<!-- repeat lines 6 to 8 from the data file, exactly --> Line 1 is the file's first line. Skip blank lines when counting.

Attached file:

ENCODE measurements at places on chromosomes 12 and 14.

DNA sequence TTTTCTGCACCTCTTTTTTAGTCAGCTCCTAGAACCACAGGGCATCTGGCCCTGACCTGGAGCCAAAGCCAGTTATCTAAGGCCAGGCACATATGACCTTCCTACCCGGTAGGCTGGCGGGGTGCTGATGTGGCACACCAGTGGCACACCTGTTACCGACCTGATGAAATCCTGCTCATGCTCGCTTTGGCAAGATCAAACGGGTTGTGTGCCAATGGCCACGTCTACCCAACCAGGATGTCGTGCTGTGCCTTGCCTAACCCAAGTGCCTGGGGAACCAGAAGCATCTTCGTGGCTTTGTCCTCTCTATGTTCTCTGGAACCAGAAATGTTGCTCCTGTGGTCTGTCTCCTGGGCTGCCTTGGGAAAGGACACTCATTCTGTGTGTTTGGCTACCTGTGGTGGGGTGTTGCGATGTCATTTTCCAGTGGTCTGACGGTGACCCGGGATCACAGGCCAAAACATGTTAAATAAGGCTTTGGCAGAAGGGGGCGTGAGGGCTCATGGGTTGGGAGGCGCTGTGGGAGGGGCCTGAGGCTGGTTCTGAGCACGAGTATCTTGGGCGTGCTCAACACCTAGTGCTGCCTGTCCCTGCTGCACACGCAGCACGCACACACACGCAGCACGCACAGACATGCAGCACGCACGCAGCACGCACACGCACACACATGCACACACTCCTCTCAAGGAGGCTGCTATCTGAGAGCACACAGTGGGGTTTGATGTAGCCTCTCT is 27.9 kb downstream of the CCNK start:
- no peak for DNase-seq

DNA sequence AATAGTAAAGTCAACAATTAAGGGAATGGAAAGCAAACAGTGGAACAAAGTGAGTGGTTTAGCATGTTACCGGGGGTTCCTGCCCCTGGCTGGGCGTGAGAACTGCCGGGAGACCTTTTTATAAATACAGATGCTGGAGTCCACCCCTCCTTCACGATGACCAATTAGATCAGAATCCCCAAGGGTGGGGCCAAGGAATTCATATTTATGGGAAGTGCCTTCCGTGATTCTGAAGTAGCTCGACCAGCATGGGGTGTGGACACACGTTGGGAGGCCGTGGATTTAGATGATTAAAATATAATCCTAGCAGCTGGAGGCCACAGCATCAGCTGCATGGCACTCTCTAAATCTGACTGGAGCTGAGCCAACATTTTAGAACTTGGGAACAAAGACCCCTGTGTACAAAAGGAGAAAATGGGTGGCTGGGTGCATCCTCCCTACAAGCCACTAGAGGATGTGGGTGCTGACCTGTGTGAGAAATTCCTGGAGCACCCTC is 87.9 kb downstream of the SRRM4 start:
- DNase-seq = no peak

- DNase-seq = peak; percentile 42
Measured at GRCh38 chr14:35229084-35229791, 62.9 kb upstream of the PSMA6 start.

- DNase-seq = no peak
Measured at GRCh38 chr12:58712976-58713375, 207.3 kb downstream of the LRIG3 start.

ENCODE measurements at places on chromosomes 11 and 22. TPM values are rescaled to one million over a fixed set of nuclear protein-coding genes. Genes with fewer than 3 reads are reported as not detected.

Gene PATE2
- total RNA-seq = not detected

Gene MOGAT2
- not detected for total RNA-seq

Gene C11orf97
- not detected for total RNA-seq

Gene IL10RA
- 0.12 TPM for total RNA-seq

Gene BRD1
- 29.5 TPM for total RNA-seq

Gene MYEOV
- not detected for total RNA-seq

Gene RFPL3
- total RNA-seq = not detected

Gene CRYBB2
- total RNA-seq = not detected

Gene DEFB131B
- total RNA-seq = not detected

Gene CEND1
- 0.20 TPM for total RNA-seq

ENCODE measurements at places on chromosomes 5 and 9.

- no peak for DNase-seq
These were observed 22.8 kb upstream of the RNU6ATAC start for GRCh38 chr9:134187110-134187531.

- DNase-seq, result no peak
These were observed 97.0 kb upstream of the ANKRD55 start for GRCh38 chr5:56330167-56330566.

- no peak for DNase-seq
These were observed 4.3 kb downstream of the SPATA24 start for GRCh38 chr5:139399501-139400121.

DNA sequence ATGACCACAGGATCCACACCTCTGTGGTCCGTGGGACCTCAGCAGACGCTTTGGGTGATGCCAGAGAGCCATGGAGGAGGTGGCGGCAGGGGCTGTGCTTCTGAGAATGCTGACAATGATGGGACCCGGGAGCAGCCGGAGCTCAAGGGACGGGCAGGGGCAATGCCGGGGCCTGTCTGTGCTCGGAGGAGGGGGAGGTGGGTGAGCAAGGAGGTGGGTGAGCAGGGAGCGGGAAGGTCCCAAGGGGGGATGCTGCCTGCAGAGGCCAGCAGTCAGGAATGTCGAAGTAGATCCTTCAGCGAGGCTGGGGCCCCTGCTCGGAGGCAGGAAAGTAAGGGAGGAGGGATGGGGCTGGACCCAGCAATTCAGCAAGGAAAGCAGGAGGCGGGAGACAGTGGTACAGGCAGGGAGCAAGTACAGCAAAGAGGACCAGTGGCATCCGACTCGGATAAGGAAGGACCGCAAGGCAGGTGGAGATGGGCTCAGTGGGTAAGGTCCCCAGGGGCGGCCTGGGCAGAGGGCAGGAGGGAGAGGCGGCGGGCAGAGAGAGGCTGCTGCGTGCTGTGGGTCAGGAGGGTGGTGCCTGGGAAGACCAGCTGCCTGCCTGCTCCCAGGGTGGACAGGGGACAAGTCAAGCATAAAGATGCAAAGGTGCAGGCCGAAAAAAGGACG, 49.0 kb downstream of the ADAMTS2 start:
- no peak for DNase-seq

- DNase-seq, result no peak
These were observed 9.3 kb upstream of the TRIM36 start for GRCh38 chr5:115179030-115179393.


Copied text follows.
- DNase-seq = peak; percentile 42
Measured at GRCh38 chr14:35229084-35229791, 62.9 kb upstream of the PSMA6 start.

- DNase-seq = no peak